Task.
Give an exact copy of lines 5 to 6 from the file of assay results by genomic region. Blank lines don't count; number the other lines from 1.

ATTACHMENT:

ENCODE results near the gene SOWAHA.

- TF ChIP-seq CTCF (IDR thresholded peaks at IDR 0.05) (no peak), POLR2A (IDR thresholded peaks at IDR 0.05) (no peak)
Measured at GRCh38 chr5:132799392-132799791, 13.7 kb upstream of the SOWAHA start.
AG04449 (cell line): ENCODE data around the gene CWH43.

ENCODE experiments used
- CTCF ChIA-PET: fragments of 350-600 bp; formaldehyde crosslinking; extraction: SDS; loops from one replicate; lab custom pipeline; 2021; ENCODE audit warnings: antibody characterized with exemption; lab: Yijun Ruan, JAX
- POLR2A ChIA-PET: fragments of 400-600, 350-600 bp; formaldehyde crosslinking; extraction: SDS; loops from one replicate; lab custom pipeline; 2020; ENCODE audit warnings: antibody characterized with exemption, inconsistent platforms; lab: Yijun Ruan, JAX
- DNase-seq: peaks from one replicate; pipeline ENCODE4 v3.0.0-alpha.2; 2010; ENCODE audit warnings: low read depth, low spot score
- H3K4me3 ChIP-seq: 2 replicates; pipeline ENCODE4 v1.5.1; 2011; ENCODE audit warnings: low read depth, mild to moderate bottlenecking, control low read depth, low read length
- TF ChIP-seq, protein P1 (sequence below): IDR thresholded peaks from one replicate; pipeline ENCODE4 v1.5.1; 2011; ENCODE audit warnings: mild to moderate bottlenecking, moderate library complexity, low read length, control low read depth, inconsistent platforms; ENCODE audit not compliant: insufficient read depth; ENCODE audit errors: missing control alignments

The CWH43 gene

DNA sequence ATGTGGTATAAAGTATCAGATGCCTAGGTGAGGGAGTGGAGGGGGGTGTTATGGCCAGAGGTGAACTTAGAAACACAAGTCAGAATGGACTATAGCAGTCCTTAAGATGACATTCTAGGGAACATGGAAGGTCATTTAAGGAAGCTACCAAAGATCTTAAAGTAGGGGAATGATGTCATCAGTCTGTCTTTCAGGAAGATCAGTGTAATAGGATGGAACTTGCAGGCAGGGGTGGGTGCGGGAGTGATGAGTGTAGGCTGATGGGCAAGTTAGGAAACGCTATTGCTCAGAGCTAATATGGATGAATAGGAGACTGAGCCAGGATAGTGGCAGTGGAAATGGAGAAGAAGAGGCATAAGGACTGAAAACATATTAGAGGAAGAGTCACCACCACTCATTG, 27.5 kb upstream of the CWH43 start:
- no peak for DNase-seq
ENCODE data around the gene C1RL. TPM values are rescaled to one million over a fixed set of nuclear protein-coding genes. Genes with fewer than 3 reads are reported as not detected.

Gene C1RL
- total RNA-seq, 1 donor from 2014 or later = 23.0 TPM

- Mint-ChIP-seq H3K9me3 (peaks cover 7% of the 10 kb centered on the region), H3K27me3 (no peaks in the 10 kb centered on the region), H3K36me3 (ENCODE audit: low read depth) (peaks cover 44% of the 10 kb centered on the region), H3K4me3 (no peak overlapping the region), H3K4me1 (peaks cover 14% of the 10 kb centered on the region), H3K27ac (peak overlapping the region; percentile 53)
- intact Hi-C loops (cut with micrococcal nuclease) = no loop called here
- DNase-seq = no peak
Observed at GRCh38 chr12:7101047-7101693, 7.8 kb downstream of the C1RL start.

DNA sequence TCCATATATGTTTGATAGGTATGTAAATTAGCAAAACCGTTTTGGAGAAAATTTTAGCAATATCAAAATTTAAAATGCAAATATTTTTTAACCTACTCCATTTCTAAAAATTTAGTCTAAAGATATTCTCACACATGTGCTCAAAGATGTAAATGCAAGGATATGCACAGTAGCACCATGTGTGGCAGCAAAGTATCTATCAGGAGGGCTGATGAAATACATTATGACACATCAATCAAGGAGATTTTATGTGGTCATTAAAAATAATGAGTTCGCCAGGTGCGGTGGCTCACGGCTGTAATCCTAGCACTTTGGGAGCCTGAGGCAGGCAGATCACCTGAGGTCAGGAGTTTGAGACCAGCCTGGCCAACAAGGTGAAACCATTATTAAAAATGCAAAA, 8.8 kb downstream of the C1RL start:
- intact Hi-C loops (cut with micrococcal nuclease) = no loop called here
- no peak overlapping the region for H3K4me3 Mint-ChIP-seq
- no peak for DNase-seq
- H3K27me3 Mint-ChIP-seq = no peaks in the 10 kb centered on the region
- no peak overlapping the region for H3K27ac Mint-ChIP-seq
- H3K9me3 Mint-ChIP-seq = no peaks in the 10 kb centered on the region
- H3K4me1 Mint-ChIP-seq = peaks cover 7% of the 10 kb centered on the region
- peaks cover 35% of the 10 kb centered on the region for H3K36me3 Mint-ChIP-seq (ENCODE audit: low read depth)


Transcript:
ENCODE experiments used
- CTCF ChIA-PET: fragments of 350-600 bp; formaldehyde crosslinking; extraction: SDS; loops from one replicate; lab custom pipeline; 2021; ENCODE audit warnings: antibody characterized with exemption; lab: Yijun Ruan, JAX